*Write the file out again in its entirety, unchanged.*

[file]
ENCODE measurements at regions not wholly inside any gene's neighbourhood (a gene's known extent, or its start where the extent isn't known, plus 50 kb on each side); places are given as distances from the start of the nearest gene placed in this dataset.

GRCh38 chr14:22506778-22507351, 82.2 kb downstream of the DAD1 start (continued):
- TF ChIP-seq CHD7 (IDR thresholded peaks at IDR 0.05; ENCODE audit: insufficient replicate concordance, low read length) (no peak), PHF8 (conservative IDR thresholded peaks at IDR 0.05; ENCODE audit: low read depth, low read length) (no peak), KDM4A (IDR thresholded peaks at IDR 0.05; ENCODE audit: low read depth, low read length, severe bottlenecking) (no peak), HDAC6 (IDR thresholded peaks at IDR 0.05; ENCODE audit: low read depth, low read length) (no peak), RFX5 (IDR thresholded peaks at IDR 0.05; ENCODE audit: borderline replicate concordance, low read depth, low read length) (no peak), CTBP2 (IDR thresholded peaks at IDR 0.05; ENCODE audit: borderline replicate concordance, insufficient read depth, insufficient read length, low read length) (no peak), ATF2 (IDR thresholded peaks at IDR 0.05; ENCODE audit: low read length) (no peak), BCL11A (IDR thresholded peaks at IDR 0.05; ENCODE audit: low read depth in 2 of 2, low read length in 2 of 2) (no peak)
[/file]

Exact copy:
ENCODE measurements at regions not wholly inside any gene's neighbourhood (a gene's known extent, or its start where the extent isn't known, plus 50 kb on each side); places are given as distances from the start of the nearest gene placed in this dataset.

GRCh38 chr14:22506778-22507351, 82.2 kb downstream of the DAD1 start (continued):
- TF ChIP-seq CHD7 (IDR thresholded peaks at IDR 0.05; ENCODE audit: insufficient replicate concordance, low read length) (no peak), PHF8 (conservative IDR thresholded peaks at IDR 0.05; ENCODE audit: low read depth, low read length) (no peak), KDM4A (IDR thresholded peaks at IDR 0.05; ENCODE audit: low read depth, low read length, severe bottlenecking) (no peak), HDAC6 (IDR thresholded peaks at IDR 0.05; ENCODE audit: low read depth, low read length) (no peak), RFX5 (IDR thresholded peaks at IDR 0.05; ENCODE audit: borderline replicate concordance, low read depth, low read length) (no peak), CTBP2 (IDR thresholded peaks at IDR 0.05; ENCODE audit: borderline replicate concordance, insufficient read depth, insufficient read length, low read length) (no peak), ATF2 (IDR thresholded peaks at IDR 0.05; ENCODE audit: low read length) (no peak), BCL11A (IDR thresholded peaks at IDR 0.05; ENCODE audit: low read depth in 2 of 2, low read length in 2 of 2) (no peak)